My two bits says historical fiction is fiction, whatever reading level.
With young readers, it feels even more important that we shouldn't give
them the wrong impression that a fictional account – with fictional
characters and narrative – is a substitute for factual work.
On the other hand, I have a similar question. We've flip-flopped a couple
times about where to class children's story books about holidays and
observance. Many of these set up fictional situations – a guest not
familiar with our traditions who asks about the reasons for an observance –
which features a recitation of the relevant Bible story. While the
framework is fiction, the core of the story is a non-fictional explanation
of the tradition. Many kid's books fit that formula and could be as easily
classed with fiction as with non-fiction.
Our decision, for the time being, has been to put these in with fiction,
but tie them together with non-fiction items on the same topic through the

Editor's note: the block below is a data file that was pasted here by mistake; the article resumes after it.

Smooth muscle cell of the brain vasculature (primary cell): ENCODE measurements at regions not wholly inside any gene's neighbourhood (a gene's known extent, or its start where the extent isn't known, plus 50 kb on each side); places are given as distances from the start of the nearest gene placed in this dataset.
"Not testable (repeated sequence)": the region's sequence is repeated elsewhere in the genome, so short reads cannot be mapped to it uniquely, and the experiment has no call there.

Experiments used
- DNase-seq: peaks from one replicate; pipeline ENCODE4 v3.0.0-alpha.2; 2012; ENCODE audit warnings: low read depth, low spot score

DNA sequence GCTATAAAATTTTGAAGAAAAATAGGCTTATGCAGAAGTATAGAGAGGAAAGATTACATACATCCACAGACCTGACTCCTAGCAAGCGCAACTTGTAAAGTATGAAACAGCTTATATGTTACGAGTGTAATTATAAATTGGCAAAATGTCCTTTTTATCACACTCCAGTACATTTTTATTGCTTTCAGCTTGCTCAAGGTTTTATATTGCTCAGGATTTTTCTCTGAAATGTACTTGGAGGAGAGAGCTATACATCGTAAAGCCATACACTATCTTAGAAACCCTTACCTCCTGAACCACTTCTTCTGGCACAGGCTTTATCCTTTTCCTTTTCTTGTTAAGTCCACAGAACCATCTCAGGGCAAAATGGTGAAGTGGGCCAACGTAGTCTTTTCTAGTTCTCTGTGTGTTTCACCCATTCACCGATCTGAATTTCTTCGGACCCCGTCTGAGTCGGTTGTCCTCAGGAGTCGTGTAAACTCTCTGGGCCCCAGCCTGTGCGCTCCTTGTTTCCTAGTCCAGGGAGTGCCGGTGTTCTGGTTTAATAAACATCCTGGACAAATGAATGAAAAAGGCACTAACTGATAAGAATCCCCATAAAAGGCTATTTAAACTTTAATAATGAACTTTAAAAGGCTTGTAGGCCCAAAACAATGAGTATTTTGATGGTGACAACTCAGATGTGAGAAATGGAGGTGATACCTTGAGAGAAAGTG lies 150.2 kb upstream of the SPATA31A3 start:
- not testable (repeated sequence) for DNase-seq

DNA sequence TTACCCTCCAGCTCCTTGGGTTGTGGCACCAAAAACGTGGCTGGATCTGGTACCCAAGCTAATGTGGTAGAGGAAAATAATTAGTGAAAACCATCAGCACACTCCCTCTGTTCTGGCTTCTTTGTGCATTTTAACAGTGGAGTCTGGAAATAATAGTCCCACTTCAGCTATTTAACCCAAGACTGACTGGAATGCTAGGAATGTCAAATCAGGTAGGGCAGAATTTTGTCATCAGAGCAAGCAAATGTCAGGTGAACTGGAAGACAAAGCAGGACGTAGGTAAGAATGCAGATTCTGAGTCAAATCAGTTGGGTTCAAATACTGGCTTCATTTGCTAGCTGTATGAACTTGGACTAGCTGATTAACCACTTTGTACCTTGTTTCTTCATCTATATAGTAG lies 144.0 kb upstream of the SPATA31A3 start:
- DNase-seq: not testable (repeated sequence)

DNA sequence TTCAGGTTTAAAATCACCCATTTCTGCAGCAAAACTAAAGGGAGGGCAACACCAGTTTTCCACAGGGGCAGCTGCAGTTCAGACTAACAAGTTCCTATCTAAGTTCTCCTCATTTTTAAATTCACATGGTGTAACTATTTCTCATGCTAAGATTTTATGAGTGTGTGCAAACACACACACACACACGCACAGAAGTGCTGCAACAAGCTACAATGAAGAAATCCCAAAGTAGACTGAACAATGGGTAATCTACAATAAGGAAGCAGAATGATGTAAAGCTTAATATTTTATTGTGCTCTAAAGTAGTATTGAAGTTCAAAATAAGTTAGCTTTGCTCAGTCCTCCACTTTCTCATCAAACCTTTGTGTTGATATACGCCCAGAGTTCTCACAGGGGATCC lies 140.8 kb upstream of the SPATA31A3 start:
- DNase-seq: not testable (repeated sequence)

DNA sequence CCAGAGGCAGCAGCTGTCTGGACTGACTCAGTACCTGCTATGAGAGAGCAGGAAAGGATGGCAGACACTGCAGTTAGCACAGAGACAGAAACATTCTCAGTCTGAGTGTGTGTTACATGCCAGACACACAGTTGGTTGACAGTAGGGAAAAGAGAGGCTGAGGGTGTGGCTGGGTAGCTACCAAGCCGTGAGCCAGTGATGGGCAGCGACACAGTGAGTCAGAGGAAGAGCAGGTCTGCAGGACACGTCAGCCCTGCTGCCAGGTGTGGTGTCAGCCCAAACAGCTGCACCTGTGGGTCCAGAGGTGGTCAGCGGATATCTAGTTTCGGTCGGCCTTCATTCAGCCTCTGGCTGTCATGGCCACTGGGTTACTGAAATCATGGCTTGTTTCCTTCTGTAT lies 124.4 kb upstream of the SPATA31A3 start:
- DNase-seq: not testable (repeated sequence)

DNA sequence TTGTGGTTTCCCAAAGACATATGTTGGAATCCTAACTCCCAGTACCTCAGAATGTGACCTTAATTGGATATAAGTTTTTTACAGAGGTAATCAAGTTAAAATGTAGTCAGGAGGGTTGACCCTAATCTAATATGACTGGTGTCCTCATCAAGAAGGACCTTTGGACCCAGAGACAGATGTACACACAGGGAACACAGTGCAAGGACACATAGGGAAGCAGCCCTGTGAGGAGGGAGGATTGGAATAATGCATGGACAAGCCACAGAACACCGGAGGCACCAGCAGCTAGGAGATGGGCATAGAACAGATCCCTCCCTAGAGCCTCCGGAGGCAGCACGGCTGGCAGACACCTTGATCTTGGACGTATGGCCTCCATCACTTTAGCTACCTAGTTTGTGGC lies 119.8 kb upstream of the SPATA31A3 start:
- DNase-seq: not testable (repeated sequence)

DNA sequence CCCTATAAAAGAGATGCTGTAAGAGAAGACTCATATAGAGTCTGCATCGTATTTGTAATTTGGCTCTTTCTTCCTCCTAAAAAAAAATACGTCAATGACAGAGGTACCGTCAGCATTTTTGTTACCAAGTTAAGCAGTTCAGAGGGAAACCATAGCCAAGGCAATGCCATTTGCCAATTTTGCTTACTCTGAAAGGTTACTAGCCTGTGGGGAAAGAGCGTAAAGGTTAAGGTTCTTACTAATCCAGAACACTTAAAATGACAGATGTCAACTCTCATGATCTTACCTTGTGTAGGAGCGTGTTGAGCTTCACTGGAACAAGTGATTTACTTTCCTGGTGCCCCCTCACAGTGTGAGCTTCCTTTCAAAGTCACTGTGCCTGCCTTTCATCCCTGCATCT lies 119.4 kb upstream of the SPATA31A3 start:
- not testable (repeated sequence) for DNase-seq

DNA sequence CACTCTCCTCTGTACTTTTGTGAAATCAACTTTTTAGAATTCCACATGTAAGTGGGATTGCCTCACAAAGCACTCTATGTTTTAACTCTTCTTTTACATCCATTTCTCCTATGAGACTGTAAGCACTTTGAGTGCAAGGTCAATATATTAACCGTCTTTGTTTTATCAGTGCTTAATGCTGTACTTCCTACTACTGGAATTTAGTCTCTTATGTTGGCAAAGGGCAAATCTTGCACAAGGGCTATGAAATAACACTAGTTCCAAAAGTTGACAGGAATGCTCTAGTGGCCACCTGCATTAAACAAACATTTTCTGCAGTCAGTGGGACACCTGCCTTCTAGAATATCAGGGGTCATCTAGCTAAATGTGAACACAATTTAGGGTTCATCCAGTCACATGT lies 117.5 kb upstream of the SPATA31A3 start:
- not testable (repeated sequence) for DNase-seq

Lee Jaffe, Temple Beth El, Aptos
I just came along a grey area that makes me want to rethink a few things
about classifying YA historical fiction, specifically biographical fiction.
Someone donated this older book, Bar Kochba, by Amram Whiteman. I have very
little on the period for kids, so I thought why not.
For very young kids, it seems acceptable to place some historical fiction
in with the history or biography it covers. Same with bible stories. For
adults, of course, I wouldn't consider such a thing, but what about for
tweens and YA? Should I place this fictional account of Bar Kochba with
fiction or with the history of the period, with a classification
identifying it as fiction so that it's in the same area?
I'm also beginning to wonder about fictional accounts of biblical figures
such as David or Amos. Right now they're in bible stories, but for older
kids, should they perhaps be in fiction instead? Is this a grey area for
others, or is there a standard practice where teen literature is concerned.
Congregation of Moses Fisher Library
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